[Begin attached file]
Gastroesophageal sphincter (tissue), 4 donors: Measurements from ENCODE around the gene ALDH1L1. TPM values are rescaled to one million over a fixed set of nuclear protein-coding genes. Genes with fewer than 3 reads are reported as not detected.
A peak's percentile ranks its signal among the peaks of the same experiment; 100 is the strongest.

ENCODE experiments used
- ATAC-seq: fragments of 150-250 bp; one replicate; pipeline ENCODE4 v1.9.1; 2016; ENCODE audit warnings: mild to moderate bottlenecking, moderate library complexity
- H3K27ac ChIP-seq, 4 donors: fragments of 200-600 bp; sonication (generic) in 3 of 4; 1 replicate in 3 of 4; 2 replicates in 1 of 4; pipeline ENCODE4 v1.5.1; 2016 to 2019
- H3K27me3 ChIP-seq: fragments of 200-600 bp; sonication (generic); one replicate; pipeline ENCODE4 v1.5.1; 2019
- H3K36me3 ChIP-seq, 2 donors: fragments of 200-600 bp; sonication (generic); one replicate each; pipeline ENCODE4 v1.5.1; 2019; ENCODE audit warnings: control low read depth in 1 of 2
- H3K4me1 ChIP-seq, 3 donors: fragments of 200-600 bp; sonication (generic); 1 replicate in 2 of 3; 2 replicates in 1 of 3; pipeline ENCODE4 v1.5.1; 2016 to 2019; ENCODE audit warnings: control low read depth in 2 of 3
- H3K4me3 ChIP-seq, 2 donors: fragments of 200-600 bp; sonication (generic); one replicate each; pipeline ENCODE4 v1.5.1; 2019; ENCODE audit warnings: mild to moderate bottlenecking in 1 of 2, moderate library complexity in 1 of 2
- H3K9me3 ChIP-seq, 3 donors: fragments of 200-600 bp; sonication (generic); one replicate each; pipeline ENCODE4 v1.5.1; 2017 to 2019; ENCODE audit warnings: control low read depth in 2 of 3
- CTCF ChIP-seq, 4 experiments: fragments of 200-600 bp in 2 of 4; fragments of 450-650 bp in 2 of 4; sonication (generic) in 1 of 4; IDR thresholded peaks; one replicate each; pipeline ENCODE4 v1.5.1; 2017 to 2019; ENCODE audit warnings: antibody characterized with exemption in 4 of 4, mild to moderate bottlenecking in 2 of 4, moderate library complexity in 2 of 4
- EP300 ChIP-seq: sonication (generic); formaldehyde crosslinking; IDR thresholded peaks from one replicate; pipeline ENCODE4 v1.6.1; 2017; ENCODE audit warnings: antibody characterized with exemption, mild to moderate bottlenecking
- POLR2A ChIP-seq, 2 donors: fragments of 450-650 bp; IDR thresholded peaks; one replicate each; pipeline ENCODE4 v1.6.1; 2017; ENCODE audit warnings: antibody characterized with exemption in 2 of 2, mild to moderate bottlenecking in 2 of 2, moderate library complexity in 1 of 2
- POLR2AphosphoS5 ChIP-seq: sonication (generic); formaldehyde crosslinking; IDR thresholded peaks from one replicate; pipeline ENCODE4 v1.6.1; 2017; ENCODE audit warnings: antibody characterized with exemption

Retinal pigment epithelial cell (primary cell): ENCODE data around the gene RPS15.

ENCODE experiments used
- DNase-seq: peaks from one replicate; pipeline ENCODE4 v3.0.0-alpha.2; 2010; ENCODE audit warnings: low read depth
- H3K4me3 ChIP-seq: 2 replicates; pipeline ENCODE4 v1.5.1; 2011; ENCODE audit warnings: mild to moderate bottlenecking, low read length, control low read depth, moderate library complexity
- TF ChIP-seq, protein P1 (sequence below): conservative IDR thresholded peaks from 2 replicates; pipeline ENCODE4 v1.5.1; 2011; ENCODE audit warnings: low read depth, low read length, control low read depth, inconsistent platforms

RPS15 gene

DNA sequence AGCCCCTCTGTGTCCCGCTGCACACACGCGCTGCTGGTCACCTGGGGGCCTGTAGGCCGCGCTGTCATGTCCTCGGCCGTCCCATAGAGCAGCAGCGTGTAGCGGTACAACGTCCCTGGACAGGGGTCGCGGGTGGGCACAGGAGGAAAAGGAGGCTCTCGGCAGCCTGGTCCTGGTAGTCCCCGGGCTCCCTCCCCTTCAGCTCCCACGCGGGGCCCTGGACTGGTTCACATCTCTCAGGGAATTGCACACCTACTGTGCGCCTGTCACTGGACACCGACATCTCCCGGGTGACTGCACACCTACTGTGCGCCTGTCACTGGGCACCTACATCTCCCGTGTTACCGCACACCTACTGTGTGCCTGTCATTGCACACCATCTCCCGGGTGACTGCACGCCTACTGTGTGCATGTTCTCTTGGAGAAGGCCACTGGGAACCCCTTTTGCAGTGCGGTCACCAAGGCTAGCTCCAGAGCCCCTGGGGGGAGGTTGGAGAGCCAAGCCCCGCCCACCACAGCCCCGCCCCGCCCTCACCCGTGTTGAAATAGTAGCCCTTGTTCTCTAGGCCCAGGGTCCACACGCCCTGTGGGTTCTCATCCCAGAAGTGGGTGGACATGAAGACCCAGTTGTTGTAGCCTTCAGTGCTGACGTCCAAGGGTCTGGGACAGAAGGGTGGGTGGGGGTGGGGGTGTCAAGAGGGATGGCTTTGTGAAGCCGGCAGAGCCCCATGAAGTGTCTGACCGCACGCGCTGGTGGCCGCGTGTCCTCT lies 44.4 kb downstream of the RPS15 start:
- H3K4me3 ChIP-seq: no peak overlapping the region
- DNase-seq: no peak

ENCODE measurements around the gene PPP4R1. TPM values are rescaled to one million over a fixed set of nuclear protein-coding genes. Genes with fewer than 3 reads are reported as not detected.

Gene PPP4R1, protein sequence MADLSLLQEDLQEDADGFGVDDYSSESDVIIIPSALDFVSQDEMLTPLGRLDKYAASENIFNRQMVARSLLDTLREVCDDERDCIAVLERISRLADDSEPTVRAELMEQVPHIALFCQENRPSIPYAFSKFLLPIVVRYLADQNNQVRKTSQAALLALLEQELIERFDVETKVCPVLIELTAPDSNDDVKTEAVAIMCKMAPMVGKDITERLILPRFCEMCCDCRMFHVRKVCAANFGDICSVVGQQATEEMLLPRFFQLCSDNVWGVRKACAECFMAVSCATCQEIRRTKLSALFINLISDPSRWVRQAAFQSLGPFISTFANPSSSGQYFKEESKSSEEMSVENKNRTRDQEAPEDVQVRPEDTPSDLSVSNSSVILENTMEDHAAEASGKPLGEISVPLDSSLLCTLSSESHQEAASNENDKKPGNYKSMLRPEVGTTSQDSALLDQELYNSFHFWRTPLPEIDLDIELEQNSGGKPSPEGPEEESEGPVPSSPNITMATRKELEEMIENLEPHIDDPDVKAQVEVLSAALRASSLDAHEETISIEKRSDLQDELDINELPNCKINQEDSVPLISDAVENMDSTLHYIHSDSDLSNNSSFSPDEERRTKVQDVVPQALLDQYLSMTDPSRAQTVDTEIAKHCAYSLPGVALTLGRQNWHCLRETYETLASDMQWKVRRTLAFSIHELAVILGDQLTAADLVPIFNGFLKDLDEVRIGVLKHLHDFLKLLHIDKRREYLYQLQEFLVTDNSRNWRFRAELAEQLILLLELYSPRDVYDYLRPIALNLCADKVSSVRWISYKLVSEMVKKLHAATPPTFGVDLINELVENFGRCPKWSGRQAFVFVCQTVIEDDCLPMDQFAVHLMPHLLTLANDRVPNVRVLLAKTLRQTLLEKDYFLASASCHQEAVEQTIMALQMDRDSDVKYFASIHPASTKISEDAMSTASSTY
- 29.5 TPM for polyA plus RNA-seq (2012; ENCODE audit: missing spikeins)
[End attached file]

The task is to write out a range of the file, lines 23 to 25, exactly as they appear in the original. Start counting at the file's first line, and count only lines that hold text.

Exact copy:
- DNase-seq: no peak

ENCODE measurements around the gene PPP4R1. TPM values are rescaled to one million over a fixed set of nuclear protein-coding genes. Genes with fewer than 3 reads are reported as not detected.

Gene PPP4R1, protein sequence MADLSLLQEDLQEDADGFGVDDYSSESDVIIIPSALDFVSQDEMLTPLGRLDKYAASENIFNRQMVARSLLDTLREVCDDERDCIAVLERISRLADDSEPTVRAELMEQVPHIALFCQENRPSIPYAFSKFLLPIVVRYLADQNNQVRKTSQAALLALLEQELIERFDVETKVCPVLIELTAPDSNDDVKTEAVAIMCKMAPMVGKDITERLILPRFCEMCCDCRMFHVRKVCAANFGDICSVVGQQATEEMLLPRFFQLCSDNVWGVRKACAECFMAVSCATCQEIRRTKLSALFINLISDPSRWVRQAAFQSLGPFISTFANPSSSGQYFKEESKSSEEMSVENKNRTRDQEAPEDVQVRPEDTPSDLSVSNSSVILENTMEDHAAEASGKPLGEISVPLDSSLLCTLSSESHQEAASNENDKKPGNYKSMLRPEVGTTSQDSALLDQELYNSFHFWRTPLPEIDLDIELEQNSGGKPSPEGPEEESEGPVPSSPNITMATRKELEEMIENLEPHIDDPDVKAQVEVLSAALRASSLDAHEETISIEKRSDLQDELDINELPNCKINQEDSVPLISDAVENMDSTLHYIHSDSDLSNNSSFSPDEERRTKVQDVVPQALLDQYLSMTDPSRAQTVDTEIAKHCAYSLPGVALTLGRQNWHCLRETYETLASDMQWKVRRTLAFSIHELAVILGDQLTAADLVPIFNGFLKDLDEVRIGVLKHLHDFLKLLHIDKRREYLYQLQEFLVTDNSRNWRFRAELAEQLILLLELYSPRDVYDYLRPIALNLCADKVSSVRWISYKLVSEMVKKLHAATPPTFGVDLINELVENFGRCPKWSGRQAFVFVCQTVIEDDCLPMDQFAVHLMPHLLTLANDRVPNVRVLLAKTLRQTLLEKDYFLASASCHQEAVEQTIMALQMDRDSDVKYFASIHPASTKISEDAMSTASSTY